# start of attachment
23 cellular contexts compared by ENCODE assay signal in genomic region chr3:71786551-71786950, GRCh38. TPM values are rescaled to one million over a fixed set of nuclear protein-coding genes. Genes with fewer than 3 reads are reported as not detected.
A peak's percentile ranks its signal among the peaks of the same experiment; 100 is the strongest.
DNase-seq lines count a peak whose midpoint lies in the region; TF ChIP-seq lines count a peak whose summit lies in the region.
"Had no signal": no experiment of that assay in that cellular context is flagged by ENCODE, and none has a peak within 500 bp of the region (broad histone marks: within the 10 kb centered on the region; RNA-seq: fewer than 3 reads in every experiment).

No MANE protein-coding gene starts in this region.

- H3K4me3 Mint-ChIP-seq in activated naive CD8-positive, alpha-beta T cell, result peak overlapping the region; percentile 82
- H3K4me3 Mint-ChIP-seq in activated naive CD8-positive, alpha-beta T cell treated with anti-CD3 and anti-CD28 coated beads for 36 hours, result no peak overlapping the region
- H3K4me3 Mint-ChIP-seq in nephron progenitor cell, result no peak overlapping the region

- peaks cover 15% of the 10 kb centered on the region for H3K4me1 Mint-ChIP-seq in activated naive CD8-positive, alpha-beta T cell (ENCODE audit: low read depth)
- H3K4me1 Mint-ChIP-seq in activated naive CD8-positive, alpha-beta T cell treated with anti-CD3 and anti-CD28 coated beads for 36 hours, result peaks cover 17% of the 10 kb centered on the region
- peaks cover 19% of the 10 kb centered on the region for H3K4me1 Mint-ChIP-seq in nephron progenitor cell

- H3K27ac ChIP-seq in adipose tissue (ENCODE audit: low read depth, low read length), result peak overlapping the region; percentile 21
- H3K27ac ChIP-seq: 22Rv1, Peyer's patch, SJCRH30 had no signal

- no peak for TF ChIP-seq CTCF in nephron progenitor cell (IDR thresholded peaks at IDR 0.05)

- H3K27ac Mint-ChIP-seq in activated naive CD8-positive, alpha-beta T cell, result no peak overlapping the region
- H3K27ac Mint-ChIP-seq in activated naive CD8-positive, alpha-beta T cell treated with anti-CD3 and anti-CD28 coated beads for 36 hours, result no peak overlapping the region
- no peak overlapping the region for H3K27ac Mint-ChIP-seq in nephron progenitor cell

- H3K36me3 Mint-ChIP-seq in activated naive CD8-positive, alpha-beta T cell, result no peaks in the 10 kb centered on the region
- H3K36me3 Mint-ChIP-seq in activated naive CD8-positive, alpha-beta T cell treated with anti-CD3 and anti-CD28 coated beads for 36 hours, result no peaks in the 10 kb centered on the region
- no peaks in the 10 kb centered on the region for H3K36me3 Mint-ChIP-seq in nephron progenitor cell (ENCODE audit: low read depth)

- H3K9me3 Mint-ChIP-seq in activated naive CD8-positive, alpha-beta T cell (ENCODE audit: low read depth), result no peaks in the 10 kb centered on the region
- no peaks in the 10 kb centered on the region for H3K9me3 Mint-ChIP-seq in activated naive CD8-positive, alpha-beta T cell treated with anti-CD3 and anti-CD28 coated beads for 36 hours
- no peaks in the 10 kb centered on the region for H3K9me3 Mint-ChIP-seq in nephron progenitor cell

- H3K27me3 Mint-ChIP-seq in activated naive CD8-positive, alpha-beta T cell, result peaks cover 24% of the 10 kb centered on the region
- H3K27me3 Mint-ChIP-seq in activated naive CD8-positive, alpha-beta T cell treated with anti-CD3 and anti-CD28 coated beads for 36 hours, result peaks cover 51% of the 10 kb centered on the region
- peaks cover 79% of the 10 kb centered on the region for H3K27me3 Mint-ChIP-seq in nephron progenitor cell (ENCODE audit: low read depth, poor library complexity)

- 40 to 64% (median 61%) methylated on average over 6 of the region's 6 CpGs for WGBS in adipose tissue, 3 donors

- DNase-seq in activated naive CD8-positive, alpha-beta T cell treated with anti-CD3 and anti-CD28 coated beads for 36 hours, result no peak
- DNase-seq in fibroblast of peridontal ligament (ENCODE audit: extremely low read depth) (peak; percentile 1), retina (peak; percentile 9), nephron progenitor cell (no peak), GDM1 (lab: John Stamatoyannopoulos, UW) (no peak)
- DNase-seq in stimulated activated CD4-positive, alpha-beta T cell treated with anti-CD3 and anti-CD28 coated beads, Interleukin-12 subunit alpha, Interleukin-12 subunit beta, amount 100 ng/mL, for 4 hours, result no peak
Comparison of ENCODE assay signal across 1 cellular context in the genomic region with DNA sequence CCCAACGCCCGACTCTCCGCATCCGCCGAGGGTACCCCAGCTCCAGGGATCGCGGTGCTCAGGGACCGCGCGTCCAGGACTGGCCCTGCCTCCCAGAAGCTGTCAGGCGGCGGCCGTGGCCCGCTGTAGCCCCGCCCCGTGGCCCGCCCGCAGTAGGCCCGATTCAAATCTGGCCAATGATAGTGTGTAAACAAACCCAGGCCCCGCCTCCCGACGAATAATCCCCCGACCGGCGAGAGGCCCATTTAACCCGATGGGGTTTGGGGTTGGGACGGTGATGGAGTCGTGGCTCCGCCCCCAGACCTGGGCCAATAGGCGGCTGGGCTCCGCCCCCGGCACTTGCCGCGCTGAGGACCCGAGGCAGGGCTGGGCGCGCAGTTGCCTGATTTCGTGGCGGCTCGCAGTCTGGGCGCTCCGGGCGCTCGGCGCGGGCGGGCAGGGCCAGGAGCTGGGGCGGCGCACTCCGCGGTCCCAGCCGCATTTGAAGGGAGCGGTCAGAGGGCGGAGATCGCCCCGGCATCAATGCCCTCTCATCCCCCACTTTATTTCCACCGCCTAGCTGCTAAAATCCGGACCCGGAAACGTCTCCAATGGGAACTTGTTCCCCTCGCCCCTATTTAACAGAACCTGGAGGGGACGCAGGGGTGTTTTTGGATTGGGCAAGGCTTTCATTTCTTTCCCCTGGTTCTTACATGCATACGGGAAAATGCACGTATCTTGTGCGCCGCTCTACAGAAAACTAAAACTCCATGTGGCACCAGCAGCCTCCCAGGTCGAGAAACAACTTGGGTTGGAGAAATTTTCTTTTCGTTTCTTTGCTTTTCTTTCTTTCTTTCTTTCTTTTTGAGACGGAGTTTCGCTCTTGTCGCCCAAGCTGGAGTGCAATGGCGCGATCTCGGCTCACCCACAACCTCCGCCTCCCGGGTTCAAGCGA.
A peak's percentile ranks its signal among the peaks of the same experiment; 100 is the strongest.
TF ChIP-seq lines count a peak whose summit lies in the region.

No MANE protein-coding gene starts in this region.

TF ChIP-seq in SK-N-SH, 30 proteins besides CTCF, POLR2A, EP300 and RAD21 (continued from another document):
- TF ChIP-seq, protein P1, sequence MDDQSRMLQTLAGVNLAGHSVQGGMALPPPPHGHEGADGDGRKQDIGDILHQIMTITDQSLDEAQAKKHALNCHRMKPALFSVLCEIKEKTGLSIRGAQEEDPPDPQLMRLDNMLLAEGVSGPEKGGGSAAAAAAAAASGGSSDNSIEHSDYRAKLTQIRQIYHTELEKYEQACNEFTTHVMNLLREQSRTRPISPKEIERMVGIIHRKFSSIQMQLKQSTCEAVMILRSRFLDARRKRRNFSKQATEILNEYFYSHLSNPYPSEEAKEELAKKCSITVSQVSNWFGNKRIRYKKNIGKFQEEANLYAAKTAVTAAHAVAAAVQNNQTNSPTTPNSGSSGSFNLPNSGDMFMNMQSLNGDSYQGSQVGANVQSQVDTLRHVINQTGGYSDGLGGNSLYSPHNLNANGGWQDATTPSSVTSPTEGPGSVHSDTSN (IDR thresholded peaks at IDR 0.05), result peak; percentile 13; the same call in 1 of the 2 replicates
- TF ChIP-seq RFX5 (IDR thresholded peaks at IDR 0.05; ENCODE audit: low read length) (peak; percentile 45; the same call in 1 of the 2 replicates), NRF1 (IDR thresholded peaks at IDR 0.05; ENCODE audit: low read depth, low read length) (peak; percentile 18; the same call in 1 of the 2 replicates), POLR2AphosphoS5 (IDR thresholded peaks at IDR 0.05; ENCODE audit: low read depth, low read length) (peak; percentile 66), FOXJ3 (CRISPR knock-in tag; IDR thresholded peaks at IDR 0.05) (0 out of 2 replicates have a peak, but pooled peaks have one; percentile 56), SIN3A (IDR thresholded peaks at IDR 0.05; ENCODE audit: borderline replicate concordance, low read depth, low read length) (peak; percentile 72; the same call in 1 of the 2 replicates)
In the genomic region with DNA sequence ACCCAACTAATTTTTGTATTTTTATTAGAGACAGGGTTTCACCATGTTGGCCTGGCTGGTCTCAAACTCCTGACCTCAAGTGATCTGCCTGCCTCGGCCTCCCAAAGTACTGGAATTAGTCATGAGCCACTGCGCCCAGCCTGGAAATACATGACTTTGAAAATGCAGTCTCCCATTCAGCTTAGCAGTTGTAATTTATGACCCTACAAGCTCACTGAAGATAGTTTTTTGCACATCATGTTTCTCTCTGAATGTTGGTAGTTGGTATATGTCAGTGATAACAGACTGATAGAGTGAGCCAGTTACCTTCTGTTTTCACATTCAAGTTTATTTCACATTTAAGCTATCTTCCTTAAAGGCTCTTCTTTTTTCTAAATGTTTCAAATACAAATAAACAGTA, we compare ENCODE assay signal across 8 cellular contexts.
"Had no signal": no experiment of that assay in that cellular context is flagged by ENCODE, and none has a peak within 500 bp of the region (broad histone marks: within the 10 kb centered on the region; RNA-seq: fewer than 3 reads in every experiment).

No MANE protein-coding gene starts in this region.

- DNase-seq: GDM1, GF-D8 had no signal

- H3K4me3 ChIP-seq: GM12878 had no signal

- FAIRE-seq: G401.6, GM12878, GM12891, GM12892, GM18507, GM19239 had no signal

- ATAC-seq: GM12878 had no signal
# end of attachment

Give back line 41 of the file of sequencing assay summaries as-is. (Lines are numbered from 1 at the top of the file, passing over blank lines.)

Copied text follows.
- DNase-seq: GDM1, GF-D8 had no signal